Glory be to Neptune for this, my patron Neptune, who does reside in salty, fishy spots, for speeding me homeward from his sacred quarters fixed up gorgeously, laden with a splendid lot of booty, and the smack all sound that brought me this strange, rich haul in a raging sea! Oh, it's wonderful, it's unbelievable, the famous luck I've had in fishing! And not a single ounce of fish did I catch, either, only what I've got here in my net.

Ah, when I jumped smartly out of bed at mid-night, I put profit ahead of sleep and rest, I did. There was a howling gale, but I was set on trying to make things easier for poor master, also for his slave,and I didn't spare myself a bit. How useless a lazy fellow is, how I do hate and despise that kind! The man that wants to get his jobs done in time had better keep awake. He has no business waiting till his master routs him out to do his work, I should say not. Yes, sir, fellows that love their sleep snooze away their chances of everything but trouble.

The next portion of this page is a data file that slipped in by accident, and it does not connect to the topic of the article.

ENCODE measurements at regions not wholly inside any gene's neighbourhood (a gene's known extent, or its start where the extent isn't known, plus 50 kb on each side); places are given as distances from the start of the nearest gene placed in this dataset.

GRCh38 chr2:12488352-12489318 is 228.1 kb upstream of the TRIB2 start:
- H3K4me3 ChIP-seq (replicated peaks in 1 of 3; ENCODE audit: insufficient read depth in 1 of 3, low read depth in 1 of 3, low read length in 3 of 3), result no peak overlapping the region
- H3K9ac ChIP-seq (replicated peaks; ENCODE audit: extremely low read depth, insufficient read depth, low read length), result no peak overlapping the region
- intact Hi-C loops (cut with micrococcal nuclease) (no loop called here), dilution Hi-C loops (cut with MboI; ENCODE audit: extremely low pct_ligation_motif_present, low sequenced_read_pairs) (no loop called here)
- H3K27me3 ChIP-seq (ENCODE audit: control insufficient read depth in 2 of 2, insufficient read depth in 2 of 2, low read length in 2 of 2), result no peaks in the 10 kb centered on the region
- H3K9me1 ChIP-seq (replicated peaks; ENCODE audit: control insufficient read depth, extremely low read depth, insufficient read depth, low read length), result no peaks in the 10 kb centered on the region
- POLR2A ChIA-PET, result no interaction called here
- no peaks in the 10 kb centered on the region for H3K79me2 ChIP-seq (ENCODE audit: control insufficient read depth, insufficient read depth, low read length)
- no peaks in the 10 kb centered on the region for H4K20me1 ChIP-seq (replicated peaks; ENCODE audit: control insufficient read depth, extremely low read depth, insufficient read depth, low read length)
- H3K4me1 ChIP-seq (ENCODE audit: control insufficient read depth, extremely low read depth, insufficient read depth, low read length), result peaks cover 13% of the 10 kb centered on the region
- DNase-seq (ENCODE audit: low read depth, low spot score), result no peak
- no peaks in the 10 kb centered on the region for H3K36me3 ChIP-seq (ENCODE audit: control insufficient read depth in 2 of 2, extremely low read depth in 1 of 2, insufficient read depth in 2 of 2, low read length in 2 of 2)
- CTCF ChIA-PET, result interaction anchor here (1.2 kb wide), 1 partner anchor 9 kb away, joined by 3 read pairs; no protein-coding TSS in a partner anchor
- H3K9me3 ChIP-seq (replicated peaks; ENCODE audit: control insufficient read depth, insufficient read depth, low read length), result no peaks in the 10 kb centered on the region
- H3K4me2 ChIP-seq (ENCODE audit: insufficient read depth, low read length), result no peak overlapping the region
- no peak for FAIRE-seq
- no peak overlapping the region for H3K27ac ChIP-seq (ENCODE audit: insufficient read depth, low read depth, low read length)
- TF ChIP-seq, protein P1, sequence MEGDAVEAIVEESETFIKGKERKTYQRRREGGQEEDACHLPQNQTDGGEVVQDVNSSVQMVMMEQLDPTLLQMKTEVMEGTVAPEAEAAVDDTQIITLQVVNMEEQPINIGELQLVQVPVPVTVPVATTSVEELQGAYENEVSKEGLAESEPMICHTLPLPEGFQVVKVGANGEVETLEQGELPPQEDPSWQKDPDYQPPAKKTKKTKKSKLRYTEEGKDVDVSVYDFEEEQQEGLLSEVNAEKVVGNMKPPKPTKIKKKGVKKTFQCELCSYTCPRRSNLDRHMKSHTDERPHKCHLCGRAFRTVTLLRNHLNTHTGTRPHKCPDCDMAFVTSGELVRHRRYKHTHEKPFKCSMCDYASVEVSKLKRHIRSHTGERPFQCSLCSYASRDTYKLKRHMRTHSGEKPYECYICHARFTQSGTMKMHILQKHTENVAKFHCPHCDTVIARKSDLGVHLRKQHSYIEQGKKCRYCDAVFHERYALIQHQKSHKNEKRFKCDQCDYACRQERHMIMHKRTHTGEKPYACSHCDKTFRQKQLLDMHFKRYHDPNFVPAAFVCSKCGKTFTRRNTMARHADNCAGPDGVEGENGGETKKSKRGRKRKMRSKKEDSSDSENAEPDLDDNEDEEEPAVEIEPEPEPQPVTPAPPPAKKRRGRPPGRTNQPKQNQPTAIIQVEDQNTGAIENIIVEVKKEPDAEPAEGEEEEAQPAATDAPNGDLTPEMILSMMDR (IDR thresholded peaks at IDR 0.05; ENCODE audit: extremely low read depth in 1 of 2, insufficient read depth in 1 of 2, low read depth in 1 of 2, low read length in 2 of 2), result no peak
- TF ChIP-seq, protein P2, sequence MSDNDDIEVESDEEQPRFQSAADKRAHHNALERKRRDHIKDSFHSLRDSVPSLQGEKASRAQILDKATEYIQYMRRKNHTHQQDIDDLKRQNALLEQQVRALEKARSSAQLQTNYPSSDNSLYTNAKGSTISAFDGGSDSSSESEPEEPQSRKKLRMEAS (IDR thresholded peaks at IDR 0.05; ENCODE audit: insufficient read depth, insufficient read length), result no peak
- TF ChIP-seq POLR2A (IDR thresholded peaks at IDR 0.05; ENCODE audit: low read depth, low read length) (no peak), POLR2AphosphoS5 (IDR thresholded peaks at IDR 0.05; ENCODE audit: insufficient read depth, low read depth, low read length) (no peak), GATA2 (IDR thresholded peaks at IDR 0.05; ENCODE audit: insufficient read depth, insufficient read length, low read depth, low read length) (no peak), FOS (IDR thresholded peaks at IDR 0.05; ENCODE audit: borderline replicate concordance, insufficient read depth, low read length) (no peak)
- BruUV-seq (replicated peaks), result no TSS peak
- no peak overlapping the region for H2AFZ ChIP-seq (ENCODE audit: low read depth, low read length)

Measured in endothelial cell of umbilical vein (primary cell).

Why, here's my case --- up and doing, and now I've made such a find that I can do nothing if I choose. This is the find I made (points to the trunk) in the sea. Whatever's in it, there's something heavy in it. There's gold in it, that's what I think. And not a soul knows about it but me! Here you are, Gripus, here's your chance to be as free as any man alive!